“The Bakweri people of Limbe believe August is a cursed month. The rain falls too hard and for too long; rivers rise up too high and too fast. Dry days are few; chilly nights are many. The month is long, dreary, and hostile, and it is for this reason that many in the tribe do not marry, build homes, or start businesses in August. They wait for it to go away, along with its curses. Jende Jonga, a Bakweri man, believed nothing in curses.”
Behold the Dreamers, p. 355
By Imbolo Mbue
Published 2016 by Random House
“The Famous Torn and Restored Lit Cigarette Trick” is an early short story by Elizabeth Gilbert. In the story, Richard Hoffman expresses frustration that his daughter, Esther, is not a natural magician: “She’s pretty terrible. Too dramatic. She says, Behold! It’s terrible. Behold this! Behold that!” But it is Esther who ultimately saves the day and utters the very last word of the story – “Behold” – as her father realizes she is indeed “a most gifted young woman,” having little to do with sleight of hand.
“Behold” naturally stuck in my mind and for a few days I found excuses to say it, and imagined conversations in which I would dramatically slip it in. On one of those days, Imbolo Mbue’s Behold the Dreamers arrived at my front door, and you can imagine the meaning I assigned to the coincidence.
Behold the Dreamers (Random House, 2016) intertwines the lives of two New York City couples who represent vastly different versions of the American Dream. Clark and Cindy Edwards split their time between Manhattan and the Hamptons, a pampered life made possible by Clark’s prestigious position at Lehman Brothers. Jende and Neni Jonga live in a cramped apartment in Harlem, happy to have left their native Cameroon and desperate to build a new life in America. Jende is hired to be the Edwards’ chauffer, Neni their housekeeper, and the two become all-too-intimately involved in the crumbling lives of their wealthy employers.
In 2008, Lehman Brothers infamously filed for bankruptcy, unleashing an eerily endless ripple effect: “All through the land, willows would weep for the end of many dreams.” Countless lives were derailed, and Behold the Dreamers is a fictional take on that moment in recent history. There is one particularly endearing scene in which Jende and Neni jump around their living room and shed tears because Barack Obama has been elected president: “The son of an African now ruled the world.”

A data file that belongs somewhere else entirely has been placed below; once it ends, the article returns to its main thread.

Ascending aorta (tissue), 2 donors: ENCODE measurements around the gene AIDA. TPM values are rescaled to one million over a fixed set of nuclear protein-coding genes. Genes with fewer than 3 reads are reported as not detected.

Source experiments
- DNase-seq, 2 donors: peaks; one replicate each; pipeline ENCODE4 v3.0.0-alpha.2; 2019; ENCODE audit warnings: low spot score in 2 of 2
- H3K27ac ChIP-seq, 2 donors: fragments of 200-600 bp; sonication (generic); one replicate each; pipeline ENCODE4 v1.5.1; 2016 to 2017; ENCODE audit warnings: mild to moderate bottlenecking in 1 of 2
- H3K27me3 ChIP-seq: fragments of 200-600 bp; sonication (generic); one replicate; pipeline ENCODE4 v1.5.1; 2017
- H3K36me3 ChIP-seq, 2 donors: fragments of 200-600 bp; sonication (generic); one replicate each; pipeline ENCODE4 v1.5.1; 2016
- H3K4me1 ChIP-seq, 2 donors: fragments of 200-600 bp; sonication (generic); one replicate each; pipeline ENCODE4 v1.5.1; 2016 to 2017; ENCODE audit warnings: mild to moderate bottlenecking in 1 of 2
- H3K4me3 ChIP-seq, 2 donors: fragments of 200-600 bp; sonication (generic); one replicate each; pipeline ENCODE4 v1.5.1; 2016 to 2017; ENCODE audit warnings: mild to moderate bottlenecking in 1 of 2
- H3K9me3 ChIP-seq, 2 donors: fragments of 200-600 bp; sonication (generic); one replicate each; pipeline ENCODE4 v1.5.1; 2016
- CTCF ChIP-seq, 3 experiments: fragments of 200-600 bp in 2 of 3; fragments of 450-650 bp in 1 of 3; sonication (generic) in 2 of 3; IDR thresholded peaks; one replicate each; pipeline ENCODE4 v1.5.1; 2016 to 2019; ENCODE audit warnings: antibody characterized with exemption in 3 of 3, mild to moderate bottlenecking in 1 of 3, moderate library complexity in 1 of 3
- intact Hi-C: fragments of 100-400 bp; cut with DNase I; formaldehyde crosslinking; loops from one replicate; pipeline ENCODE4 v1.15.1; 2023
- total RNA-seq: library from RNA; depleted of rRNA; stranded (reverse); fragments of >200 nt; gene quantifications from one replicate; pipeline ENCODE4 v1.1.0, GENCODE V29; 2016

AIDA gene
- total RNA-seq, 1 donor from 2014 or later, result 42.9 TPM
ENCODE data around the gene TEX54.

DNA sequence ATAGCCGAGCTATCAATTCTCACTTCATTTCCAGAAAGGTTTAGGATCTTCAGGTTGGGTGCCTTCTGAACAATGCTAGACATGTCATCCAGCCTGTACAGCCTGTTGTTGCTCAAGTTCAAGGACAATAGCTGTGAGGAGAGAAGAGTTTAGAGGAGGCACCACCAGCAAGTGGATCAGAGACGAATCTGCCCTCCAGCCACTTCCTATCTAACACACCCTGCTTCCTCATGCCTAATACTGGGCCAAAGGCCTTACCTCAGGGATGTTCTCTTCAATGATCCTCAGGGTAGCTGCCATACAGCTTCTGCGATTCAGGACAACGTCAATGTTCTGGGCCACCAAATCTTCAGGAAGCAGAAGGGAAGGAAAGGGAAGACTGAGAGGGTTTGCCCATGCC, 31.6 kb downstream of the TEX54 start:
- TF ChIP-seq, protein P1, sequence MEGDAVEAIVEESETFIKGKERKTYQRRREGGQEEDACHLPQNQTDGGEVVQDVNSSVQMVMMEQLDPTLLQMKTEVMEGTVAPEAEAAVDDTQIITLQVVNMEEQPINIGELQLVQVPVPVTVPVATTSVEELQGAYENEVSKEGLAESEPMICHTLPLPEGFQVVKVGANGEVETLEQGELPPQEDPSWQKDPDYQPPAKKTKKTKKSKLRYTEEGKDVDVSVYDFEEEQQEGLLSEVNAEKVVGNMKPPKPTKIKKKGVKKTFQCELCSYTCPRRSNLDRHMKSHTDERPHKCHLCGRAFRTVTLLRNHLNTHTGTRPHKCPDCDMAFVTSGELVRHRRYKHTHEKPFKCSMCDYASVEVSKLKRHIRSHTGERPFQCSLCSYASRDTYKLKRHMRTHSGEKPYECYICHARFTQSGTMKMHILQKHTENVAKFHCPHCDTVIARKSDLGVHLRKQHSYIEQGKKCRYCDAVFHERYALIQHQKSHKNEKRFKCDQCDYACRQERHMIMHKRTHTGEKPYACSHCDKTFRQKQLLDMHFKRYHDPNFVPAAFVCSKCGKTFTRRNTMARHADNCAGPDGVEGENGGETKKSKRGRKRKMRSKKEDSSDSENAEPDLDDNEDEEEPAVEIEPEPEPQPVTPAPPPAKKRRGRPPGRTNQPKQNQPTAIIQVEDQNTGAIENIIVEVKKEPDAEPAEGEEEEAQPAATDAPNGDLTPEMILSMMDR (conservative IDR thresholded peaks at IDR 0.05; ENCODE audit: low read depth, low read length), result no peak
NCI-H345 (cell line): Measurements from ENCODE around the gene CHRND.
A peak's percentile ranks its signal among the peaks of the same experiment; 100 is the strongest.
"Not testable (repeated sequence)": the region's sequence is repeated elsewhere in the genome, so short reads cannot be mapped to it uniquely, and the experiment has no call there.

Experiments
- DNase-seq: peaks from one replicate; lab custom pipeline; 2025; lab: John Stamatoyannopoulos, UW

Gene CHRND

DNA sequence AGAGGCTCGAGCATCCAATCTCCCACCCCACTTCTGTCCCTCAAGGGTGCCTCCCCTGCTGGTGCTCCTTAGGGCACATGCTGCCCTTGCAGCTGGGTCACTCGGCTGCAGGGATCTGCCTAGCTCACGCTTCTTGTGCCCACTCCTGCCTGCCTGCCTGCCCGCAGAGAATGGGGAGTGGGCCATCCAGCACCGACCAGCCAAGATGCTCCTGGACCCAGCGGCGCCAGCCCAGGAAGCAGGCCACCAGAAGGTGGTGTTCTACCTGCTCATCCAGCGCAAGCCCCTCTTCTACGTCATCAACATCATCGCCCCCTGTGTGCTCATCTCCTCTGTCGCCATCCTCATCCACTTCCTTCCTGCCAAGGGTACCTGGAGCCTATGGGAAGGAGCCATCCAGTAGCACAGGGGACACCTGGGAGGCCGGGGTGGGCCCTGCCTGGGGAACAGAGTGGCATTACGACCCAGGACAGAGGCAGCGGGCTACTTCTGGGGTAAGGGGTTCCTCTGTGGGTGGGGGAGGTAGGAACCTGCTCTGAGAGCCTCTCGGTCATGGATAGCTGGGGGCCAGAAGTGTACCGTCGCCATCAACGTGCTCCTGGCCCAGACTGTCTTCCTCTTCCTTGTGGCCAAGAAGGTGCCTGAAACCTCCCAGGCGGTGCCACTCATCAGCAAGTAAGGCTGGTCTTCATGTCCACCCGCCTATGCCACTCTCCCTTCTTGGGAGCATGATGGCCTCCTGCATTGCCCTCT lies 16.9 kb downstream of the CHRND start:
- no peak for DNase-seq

Dreams do not always come true, a lesson rarely imparted to children yet one of the first learned as adults. The American Dream, one of the grandest promises of all, is particularly vulnerable to falling short because it underestimates the impact of variables that are often impossible to control. For example, one of the issues the book examines is immigration, as Jende and Neni are under continuous stress that they will be forced to leave the country. When Jende loses his job and deportation appears imminent, the stress is palpable, leading to dark and highly questionable actions. Neni is depressed during the entire last stretch of the story, and the ultimate decision – to stay in America or return to Cameroon – is made by Jende and does not lift her spirits.
Of course, the ultimate lesson is not that to dream is futile. Rather, that if you persevere, a dream will continuously rearrange itself, mold itself to the conditions it encounters, and become real in a way you could not have even imagined. Perhaps such unpredictability is what keeps the magic in tact. Hence, behold the dreamers!